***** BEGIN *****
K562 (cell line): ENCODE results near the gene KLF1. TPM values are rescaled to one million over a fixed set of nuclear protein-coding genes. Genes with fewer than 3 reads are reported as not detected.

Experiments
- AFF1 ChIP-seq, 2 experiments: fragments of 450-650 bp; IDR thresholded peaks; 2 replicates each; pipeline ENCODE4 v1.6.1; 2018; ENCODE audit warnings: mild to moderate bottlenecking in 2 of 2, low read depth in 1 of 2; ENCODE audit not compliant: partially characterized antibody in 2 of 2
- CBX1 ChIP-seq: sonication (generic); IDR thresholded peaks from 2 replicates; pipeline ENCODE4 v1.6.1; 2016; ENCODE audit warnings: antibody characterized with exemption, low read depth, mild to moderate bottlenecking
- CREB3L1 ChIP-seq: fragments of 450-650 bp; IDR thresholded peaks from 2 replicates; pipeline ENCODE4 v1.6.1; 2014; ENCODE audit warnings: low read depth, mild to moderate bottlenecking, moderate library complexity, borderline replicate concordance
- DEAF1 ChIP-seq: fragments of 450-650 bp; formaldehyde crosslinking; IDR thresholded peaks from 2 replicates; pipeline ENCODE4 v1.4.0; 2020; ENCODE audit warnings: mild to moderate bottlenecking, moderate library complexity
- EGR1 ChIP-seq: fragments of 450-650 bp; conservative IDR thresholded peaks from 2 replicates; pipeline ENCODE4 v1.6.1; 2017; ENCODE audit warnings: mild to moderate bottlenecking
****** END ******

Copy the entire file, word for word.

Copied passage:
K562 (cell line): ENCODE results near the gene KLF1. TPM values are rescaled to one million over a fixed set of nuclear protein-coding genes. Genes with fewer than 3 reads are reported as not detected.

Experiments
- AFF1 ChIP-seq, 2 experiments: fragments of 450-650 bp; IDR thresholded peaks; 2 replicates each; pipeline ENCODE4 v1.6.1; 2018; ENCODE audit warnings: mild to moderate bottlenecking in 2 of 2, low read depth in 1 of 2; ENCODE audit not compliant: partially characterized antibody in 2 of 2
- CBX1 ChIP-seq: sonication (generic); IDR thresholded peaks from 2 replicates; pipeline ENCODE4 v1.6.1; 2016; ENCODE audit warnings: antibody characterized with exemption, low read depth, mild to moderate bottlenecking
- CREB3L1 ChIP-seq: fragments of 450-650 bp; IDR thresholded peaks from 2 replicates; pipeline ENCODE4 v1.6.1; 2014; ENCODE audit warnings: low read depth, mild to moderate bottlenecking, moderate library complexity, borderline replicate concordance
- DEAF1 ChIP-seq: fragments of 450-650 bp; formaldehyde crosslinking; IDR thresholded peaks from 2 replicates; pipeline ENCODE4 v1.4.0; 2020; ENCODE audit warnings: mild to moderate bottlenecking, moderate library complexity
- EGR1 ChIP-seq: fragments of 450-650 bp; conservative IDR thresholded peaks from 2 replicates; pipeline ENCODE4 v1.6.1; 2017; ENCODE audit warnings: mild to moderate bottlenecking